One thing cells have to do to become cancerous is to overturn the normal controls on their growth. As part of this process, the tight controls on things like copying and repairing DNA are starting to break down. As a result, tumors often contain chromosomal rearrangements, which are places where genes are cut and stitched back together in a way they shouldn’t be.
In some cases, the breaks bring two genes together in a way that causes so-called “driver mutations,” forming a fusion protein that pushes cells further down the road to malignancy. For some types of cancer, almost every tumor contains one of these chromosome breaks, making the fusion genes a hallmark of that cancer. A group of researchers at the University of Pittsburgh School of Medicine just took advantage of this specificity by targeting the fusion genes to attack and destroy cancer cells.
The work is based on the CRISPR-Cas system, which is used by bacteria to recognize and chop up foreign DNA (such as that of a virus). Since then, we’ve learned how to target any DNA sequence, making it a formidable tool for gene editing. Here, the researchers used a CRISPR-Cas system to make a nick — a single-stranded cut in the double helix — in the tumor DNA, right at the point where two genes have fused.
This break should activate the cell’s repair pathway to repair that single-stranded nick, so the researchers hijacked this system by supplying it with DNA to use in the repair. With the DNA supplied by the researchers, the repair system placed an enzyme at the site of the gene fusion. The enzyme they chose takes a harmless drug precursor and metabolizes it into its active form. The enzymes therefore target the tumor cell because only it has this DNA rearrangement; then, when the researchers apply the drug, only tumor cells are affected by it. Normal cells are not.
First, the researchers tested the approach by generating cells with the gene rearrangement they wanted; they took a fusion gene that recurs in prostate cancer and put it into a cell line that normally lacks it. Their approach worked: only cells that received all components (fusion gene, CRISPR-Cas, new enzyme and drug) were killed. Cells without the fusion gene could not express the enzyme and so were not affected by the drug.
Let’s test on mice
Next, the researchers took the engineered cells and transplanted them into immunodeficient mice, where the cells grew into tumors. (This is a fairly standard way of generating tumors for drug testing.) If the mice were given all components of the CRISPR/drug system, the tumors shrank by 30 percent. Control mice, whose tumors lacked the fusion gene, showed a 50 percent metastasis rate — even when given the CRISPR/drug components — and died.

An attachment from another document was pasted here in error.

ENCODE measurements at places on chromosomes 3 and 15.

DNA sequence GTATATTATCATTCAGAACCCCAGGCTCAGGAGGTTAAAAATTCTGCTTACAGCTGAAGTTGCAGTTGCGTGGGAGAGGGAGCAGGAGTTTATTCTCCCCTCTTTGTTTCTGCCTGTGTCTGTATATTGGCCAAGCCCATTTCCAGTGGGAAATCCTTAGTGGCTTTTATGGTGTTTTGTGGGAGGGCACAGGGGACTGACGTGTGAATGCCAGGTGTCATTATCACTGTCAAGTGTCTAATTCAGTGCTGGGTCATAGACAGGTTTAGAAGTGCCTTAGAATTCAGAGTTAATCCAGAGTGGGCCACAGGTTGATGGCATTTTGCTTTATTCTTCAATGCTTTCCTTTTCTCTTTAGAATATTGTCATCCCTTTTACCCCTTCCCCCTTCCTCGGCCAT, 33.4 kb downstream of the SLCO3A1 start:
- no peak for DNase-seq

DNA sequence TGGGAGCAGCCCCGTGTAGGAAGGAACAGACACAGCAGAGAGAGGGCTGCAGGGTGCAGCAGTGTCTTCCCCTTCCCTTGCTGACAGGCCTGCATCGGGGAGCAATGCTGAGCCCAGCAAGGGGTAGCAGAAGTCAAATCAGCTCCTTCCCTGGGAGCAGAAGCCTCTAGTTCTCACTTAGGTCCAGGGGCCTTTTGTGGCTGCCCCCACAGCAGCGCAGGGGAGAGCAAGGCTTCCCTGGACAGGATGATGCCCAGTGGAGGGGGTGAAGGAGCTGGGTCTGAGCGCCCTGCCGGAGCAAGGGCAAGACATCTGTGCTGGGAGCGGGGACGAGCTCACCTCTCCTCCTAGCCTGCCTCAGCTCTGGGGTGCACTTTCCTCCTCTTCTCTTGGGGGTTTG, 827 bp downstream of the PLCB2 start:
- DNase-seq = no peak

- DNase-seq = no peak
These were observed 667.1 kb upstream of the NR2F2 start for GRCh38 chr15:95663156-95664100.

Next, the researchers tried it in a human hepatocellular carcinoma cell line that had a different chromosomal rearrangement. This means they had to modify the CRISPR-Cas system to handle this rearrangement. But they saw the same effect: Up to 27 percent of cells expressed the enzyme (this percentage is typical of gene editing using CRISPR-Cas), and up to 27 percent of cells were killed by the drug.
Finally, they put these cells in mice and saw the same thing: mice that also received all the other components had their tumors shrink, but mice that didn’t die.
Current cancer therapies often rely on interrupting the signaling pathways that drive tumor growth, almost begging the tumor to develop resistance. Since fusion gene breakpoints may not be cancer-causing agents, using them to attack tumor cells might not elicit resistance in the same way. And even if using breakpoints does, another piece of DNA damage in the tumors can just be attacked, as long as one can be identified. Because the DNA damage is so highly specific, targeting it with drugs does not generate the nasty side effects that occur when drugs interact with normal cells rather than just cancer cells.
Since chromosomal breakpoints can vary from person to person – and even from different tumors in the same person – this would be a highly individualized therapy. But if it’s technically feasible, it could be promising.
Nature Biotechnology2017. DOI: 10.1038/nbt.3843 (About DOIs).